THE continued growth of the Bathurst Winter Festival is one of the great legacies of Bathurst’s bicentenary celebrations.
The festival first ran in 2015 despite fears it would be a flop.
The conventional wisdom suggested Bathurst people would not come out during the coldest months of the year, preferring to huddle indoors by their fires.
But that proved not to be the case. Instead, it became a matter of build it and they will come.
The ice rink set up in Kings Parade during that first winter festival was the most visible success story of the two weeks and it became the cornerstone for future festivals.
Last year council introduced an even bigger ice rink along with a ferris wheel outside the council civic centre on Russell Street and this year a carousel has been added to the attractions.
But council has also taken on board suggestions from the community calling for more to do after dark, with two street parties to feature during the 16-day program.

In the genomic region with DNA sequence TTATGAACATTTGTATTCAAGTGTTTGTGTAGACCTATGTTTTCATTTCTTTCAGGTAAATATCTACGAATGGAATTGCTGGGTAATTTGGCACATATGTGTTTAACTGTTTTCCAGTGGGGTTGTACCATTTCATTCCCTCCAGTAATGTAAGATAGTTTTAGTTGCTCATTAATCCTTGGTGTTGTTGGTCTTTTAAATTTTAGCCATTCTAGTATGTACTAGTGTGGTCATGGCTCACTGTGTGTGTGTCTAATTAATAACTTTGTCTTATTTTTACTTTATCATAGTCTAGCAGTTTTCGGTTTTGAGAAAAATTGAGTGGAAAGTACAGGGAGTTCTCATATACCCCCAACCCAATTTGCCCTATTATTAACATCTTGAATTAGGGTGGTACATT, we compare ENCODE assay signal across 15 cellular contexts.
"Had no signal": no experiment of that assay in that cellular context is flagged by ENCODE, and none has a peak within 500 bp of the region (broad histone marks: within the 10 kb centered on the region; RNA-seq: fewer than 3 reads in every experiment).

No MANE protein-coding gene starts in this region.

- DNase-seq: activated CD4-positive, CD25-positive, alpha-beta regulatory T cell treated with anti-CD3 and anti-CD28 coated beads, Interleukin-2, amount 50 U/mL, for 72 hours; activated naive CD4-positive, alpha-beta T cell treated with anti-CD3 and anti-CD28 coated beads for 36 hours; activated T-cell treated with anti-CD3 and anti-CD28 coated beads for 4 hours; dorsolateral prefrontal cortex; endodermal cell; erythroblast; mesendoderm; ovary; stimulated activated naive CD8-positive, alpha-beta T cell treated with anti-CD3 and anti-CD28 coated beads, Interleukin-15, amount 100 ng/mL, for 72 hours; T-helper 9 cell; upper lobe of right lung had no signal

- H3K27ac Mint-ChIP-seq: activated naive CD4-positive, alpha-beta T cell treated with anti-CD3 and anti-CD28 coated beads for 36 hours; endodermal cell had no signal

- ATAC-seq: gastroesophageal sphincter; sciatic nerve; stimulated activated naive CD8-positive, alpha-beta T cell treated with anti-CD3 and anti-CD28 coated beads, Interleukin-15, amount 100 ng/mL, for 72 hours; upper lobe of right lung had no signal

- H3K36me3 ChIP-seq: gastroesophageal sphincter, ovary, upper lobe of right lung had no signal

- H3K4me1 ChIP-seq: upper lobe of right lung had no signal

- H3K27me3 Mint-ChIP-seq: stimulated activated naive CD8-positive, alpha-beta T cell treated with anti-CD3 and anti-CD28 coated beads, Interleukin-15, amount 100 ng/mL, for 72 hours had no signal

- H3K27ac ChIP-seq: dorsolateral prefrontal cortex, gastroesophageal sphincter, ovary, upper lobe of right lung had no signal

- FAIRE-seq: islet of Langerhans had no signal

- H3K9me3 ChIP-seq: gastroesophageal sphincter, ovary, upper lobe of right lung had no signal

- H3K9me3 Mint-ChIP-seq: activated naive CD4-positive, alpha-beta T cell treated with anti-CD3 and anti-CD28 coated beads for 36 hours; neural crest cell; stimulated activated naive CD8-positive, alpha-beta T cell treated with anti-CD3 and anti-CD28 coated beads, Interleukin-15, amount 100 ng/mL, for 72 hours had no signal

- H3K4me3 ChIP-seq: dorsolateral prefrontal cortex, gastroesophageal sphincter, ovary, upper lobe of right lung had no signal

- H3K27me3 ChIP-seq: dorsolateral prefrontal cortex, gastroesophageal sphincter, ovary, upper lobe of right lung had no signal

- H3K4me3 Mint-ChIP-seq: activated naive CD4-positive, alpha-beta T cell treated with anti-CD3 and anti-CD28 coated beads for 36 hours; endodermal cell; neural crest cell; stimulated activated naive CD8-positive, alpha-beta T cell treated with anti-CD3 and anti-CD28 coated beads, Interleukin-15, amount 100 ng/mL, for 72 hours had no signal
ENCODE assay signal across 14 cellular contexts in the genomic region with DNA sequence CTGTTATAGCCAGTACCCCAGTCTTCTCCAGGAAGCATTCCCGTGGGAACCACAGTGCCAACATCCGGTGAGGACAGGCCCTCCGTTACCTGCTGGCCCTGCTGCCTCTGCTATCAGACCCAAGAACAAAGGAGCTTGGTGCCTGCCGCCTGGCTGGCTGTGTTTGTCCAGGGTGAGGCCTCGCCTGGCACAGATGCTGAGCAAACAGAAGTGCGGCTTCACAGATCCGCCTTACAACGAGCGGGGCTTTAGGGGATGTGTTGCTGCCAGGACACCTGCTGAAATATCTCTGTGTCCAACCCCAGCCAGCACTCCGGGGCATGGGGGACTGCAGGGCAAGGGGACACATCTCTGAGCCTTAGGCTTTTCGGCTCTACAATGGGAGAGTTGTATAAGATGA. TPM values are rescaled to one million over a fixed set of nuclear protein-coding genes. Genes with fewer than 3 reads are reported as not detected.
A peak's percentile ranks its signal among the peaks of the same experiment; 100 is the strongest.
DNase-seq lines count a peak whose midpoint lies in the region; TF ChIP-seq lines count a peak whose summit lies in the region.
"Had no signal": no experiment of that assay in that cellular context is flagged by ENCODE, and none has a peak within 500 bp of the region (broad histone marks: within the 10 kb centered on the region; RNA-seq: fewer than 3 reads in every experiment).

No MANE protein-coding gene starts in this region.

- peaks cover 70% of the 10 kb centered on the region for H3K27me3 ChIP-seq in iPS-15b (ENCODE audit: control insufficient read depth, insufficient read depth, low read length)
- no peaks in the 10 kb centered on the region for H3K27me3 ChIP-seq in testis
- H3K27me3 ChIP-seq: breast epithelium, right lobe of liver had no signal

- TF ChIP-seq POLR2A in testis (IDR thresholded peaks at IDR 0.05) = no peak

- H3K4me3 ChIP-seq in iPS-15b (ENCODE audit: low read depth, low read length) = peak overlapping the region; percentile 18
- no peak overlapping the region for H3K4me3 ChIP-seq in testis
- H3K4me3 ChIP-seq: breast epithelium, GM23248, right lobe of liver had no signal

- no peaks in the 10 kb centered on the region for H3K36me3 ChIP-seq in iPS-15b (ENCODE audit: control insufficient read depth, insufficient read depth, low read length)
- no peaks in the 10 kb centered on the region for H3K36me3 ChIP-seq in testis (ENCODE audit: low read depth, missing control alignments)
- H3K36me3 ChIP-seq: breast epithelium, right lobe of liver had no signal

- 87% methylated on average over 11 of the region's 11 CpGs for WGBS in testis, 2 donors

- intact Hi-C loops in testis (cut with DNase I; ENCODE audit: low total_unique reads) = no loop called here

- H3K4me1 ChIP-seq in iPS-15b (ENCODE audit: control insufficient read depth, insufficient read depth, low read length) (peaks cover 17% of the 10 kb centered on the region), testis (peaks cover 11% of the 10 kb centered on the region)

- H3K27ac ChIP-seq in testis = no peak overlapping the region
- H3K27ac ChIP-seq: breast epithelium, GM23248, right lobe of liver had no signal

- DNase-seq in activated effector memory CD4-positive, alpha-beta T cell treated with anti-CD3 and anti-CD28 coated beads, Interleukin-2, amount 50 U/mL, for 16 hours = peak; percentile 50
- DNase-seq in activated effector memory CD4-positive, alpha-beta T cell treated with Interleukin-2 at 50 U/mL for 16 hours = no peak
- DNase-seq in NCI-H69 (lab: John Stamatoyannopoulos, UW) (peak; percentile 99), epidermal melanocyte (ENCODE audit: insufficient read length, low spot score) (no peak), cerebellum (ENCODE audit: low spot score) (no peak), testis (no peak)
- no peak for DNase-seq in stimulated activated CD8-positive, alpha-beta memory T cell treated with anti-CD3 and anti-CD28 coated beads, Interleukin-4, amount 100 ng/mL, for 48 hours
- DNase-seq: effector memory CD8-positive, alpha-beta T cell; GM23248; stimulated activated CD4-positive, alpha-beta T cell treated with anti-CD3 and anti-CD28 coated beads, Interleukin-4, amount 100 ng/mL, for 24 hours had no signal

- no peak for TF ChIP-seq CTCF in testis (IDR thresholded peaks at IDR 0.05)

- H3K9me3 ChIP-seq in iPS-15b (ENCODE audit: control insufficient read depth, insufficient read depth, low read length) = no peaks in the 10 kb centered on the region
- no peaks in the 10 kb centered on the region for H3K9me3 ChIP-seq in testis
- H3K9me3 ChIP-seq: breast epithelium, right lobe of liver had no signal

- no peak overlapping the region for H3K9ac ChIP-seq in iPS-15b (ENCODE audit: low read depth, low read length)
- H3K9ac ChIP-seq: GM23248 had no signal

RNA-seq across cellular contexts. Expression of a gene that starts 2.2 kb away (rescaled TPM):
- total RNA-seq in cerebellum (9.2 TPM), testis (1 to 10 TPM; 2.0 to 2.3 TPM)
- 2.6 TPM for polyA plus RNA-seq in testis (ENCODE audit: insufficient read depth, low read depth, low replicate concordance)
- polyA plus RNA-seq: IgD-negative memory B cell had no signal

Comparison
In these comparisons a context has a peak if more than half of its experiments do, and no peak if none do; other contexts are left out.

The first is Ignite the Night which will be held on Saturday, July 1, the first day of the festival.
The second street party, Brew and Bite, is on Saturday, July 8 and it will feature food from around the world, burgers, wings, sweet treats and mulled wine, along with a host of local produce, wine and craft beers.
And there will be the return of the Illumination festival, Bathurst’s answer to the wildly popular Vivid festival held each year in Sydney.
This year’s illumination sites will include Bathurst Court House, Court House Lane, The Fernery at Machattie Park and Gunthers Lane, and the light show will be supported by roving performers across the CBD.
That’s a lot of bang for our festival buck and a tribute to the foresight of the original organisers back in 2015.
Rather than believe those who said a festival during the coldest months of the year would be doomed to fail, they put on more than the public could have imagined and the public responded in their thousands.
The winter festival is also a reflection of just how far this city has come in terms of promoting itself over the past decade or so.
The people who live in Bathurst have always known just how much the city has to offer. Now, the rest of the region and the state are starting to find out as well.
If that’s the enduring legacy of the bicentenary, then it’s the gift that keeps on giving.